Cosplayers often focus on wigs, trying to recreate the gravity defying looks of their favorite characters, but there are plenty of iconic characters who present the opposite problem. If you want to bring people like Professor X, Luke Cage, or Nebula to life, you have two options: Shave your head or, for a less long-term solution, you can apply a bald cap.
Bald caps are a classic and readily available prosthetic that have been used by make-up artists for decades, but they can still be tricky to apply correctly. Fortunately, we’ve got you covered with everything you need to create that aerodynamic look you’ve been dreaming of.
Choose Your Bald Cap
Bald caps come in a few different materials. The cheapest and most readily available are latex bald caps, which are usually thinner and slightly more delicate than some of the more robust materials. The other common type is a silicone bald cap, which is stronger but also usually four to five times the cost. Since both of these are single use only, costs can really add up as you learn to apply the prosthetic.
The main difference between latex and silicone bald caps, aside from the price, is how they are blended into the skin to hide the seam between the cap and your skin. We’ll discuss this a bit later, but it will impact the materials you need to apply the bald cap.
Its also worth thinking about the color of the cap you’re looking for. They can be found in numerous tones to help match the color of your skin, which will make applying the make-up to mimic the look of your skin easier.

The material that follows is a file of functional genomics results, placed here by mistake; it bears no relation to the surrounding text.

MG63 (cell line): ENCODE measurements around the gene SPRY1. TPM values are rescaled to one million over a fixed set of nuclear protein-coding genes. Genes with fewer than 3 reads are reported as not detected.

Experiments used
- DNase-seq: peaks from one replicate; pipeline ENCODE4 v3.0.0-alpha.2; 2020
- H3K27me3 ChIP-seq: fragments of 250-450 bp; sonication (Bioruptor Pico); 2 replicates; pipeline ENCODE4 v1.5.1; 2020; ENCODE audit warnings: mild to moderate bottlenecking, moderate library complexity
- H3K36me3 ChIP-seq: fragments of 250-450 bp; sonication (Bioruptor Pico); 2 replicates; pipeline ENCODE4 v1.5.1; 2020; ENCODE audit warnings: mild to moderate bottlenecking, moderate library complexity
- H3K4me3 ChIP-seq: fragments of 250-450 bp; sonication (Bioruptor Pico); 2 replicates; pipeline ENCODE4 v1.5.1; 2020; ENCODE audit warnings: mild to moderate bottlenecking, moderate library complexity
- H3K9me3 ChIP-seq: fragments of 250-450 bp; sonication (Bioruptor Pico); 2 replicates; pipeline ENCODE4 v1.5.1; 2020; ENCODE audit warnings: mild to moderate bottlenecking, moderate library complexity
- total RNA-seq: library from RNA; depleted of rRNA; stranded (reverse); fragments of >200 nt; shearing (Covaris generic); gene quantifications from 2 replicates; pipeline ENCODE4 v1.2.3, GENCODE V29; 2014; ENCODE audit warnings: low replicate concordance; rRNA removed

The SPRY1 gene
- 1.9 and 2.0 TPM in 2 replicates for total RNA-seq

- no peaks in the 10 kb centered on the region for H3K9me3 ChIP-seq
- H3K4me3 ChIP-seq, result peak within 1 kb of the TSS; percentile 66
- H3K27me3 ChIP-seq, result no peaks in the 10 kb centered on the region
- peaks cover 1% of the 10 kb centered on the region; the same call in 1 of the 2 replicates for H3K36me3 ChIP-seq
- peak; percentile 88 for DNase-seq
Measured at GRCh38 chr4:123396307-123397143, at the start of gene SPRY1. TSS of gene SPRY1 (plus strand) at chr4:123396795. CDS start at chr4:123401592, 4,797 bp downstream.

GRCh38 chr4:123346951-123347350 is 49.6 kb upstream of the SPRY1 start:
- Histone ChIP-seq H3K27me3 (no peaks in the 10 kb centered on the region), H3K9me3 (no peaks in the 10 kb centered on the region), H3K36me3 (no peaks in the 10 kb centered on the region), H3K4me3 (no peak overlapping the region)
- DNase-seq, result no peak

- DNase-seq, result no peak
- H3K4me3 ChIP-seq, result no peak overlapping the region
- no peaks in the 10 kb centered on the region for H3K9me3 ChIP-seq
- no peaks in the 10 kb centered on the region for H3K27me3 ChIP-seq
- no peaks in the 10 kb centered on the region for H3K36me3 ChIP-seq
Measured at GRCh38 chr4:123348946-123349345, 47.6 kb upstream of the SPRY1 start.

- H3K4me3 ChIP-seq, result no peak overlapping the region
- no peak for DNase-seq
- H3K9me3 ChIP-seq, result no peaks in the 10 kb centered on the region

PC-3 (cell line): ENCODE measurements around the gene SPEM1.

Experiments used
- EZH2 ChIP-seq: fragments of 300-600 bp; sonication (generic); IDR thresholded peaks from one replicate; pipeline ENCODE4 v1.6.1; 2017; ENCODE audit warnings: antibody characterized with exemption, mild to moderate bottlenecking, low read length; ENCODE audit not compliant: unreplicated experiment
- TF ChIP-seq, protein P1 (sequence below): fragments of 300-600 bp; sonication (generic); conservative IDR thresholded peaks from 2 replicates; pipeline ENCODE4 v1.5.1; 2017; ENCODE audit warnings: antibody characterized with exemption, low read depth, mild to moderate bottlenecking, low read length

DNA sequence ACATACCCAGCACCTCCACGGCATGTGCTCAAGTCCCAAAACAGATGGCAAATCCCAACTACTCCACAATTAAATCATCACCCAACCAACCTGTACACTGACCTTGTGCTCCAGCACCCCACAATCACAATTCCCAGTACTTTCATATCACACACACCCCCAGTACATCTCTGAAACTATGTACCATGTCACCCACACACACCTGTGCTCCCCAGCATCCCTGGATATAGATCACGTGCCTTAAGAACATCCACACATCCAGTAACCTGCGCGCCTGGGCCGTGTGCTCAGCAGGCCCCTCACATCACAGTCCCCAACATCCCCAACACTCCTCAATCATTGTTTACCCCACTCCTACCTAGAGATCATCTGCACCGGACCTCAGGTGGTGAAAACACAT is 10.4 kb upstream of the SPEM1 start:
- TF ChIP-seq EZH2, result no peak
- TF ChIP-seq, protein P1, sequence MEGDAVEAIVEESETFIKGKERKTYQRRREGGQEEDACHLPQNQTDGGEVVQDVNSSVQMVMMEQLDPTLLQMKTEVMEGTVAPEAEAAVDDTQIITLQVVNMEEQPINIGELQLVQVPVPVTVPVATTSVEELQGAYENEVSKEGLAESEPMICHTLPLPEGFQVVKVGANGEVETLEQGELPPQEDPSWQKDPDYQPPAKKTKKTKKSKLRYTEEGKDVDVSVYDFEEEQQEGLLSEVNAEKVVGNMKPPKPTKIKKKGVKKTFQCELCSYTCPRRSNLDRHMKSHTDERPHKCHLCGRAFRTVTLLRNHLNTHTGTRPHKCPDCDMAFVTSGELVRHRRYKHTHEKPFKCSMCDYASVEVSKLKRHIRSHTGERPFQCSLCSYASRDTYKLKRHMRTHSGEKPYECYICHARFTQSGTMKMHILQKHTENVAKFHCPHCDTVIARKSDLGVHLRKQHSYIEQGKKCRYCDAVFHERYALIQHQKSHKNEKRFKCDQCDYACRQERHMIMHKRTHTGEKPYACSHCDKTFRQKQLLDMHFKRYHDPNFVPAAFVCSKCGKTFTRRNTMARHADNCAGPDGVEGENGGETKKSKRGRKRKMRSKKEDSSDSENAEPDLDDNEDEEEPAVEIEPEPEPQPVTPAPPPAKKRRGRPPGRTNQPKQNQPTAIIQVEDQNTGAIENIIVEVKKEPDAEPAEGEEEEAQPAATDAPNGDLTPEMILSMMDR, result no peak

Finally, bear in mind that applying a bald cap to yourself is a tricky process that requires a lot of practice. For the purposes of this tutorial, I enlisted the help of my incredibly patient wife to help make it happen.
- Bald Cap (I am using a latex bald cap here)
- Skin-safe adhesive (I used my ever-useful Spirit Gum)
- Liquid Latex (if using a latex bald cap) or acetone (if using a silicone bald cap)
Step One: Prepare Your Head
I am lucky in that my hair is pretty short at the moment, so I didn’t have to do much prep ahead of time. However, even if you have short hair you will want to shave the hairline around your neck and ears to ensure you have a smooth surface to apply the adhesive to. Otherwise, removing it can be a painful experience.
If you do have long hair, you will want to either slick it back with gel or tie it back into a braid. If your hair goes past your shoulders, you have two options. You can tuck it inside the bald cap, which will hide your hair completely but also create a noticeable bump at the back of your head. Otherwise, you can design your costume to have a tall collar to hide your hair as it dangles out the back of your bald cap, creating a more realistic head shape. Either one works and your approach will depend on the character you are playing and the rest of their outfit.
Step Two: Apply Adhesive to Front Hairline
With your hair pulled back from your face, you can begin to apply the adhesive to your head. I suggest applying it as close as you dare to your hairline, which will allow you to trim more away and have less of a seam to conceal later on. Apply a thin line of the adhesive to the hairline above the forehead and leave it to go tacky for a minute or two. Blow on it or get a fan to speed up the process if you like.
Step Three: Put On Bald Cap